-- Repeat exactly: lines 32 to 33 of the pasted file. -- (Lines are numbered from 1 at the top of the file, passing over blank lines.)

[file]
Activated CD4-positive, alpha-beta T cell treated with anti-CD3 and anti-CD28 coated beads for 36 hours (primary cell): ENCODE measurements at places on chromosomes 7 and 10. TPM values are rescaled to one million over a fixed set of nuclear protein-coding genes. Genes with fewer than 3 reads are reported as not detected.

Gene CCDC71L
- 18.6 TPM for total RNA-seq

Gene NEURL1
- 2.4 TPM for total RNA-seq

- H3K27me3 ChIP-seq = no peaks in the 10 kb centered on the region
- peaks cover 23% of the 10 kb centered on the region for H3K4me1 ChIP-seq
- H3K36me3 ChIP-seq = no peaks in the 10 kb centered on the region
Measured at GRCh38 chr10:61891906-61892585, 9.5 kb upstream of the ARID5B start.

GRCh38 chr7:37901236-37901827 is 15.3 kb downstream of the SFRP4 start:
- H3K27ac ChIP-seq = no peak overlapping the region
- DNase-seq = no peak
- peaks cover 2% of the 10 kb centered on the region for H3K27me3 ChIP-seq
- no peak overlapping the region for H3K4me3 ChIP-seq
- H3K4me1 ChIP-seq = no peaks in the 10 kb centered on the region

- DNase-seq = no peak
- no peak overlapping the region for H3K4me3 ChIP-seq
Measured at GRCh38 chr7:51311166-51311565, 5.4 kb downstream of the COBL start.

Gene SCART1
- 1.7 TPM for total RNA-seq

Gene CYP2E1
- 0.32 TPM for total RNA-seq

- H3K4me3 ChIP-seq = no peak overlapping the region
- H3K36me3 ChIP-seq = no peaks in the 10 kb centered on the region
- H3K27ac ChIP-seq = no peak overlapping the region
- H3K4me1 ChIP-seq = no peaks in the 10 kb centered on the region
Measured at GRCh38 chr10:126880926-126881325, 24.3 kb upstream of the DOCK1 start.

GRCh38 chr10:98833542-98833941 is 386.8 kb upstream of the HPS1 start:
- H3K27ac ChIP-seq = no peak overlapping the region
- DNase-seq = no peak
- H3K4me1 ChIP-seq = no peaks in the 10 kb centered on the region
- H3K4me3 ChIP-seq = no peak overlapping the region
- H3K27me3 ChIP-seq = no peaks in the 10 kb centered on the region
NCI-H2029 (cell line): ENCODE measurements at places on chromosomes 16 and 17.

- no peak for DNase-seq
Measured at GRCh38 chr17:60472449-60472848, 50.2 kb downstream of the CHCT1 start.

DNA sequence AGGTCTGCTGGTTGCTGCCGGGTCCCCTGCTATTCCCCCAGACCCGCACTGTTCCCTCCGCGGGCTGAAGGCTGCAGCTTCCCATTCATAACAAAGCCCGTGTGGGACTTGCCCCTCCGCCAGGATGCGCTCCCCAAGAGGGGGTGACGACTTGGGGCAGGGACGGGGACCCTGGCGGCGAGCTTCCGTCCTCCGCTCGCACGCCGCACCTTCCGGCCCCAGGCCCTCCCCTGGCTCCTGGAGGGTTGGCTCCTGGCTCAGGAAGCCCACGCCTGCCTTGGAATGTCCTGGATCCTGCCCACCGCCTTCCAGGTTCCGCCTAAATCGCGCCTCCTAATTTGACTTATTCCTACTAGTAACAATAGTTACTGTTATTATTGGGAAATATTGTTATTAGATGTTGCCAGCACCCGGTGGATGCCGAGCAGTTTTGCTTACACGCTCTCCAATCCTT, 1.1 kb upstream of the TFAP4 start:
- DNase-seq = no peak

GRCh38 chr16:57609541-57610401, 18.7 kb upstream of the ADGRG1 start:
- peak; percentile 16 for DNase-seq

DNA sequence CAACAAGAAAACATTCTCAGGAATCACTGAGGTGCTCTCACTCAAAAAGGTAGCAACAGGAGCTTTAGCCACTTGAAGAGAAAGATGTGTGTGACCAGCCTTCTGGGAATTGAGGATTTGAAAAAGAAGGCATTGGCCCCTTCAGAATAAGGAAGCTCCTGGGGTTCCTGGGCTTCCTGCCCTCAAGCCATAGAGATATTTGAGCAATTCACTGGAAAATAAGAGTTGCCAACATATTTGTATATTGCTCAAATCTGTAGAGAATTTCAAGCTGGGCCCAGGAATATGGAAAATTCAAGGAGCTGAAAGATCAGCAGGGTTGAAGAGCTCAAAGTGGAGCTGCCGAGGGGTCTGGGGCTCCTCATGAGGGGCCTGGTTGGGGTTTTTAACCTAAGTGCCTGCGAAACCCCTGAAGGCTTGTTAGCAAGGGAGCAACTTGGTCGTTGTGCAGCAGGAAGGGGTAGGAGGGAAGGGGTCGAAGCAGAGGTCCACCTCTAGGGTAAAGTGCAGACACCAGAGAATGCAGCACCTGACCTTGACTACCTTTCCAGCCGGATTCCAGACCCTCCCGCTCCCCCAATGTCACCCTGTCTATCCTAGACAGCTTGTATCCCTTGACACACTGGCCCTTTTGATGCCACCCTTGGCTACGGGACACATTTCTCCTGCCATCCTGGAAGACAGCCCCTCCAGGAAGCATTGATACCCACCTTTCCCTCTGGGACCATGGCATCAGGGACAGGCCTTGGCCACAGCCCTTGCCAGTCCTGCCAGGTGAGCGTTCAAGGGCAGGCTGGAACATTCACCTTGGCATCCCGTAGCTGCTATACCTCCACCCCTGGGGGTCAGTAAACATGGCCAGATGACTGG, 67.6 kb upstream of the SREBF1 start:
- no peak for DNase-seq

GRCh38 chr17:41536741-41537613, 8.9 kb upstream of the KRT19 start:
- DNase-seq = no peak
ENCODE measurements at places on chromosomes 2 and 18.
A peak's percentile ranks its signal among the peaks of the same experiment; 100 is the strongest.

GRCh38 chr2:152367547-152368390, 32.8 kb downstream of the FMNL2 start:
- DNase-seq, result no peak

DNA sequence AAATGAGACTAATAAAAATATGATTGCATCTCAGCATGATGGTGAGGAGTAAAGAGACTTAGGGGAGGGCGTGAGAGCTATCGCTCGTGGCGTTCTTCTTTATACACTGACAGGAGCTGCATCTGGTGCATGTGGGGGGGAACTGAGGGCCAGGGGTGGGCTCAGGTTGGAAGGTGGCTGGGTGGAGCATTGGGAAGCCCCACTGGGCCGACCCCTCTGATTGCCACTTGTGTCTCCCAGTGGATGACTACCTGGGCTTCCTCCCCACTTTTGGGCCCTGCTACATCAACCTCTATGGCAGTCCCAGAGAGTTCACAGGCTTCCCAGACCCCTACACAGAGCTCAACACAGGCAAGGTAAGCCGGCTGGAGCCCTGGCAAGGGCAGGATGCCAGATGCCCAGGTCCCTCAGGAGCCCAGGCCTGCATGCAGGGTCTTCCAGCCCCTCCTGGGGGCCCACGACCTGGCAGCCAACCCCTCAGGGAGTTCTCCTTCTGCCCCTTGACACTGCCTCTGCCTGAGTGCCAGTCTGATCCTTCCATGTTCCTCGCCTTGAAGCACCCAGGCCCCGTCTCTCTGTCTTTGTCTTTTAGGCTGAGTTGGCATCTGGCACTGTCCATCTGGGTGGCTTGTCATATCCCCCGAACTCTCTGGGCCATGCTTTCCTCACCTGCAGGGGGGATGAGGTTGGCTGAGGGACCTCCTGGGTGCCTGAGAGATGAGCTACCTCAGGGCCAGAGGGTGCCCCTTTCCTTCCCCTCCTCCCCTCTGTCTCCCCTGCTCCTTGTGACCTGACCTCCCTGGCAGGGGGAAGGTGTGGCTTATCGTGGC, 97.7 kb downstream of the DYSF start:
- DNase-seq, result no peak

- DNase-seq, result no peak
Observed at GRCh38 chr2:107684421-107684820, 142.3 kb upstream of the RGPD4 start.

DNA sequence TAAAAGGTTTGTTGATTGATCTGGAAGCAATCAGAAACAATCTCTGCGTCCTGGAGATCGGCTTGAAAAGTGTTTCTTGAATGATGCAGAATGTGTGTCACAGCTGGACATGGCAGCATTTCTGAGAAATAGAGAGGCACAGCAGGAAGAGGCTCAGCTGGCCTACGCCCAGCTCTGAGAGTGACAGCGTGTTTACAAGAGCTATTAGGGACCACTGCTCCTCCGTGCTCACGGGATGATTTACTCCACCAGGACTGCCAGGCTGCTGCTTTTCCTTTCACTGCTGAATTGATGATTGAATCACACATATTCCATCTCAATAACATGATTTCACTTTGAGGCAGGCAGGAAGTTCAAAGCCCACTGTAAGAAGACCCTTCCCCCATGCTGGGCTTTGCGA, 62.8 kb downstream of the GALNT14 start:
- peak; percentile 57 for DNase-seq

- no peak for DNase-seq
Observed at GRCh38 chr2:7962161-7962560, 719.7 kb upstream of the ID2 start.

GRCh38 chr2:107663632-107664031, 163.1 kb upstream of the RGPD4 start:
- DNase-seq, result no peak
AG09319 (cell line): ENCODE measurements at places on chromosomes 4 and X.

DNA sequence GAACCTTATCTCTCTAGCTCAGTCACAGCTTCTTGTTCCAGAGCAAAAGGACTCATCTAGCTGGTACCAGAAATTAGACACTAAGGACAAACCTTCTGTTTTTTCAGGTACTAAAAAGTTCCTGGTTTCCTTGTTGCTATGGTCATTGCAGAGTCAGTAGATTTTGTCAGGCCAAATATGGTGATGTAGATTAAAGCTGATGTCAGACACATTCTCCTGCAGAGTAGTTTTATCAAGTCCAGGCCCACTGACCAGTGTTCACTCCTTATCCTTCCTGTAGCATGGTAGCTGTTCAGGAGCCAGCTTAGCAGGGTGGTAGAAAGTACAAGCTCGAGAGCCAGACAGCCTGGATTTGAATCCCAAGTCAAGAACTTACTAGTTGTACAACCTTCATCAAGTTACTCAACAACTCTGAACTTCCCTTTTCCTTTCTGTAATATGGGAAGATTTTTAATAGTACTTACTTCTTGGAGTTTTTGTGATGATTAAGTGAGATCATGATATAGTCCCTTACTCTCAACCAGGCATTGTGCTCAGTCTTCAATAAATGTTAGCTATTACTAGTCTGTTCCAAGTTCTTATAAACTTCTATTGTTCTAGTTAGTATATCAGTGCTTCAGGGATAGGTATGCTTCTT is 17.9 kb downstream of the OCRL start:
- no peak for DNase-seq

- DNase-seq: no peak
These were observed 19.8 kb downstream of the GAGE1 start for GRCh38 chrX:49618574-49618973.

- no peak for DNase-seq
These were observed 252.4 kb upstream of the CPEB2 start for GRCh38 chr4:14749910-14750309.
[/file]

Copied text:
- H3K4me3 ChIP-seq = no peak overlapping the region
- H3K27me3 ChIP-seq = no peaks in the 10 kb centered on the region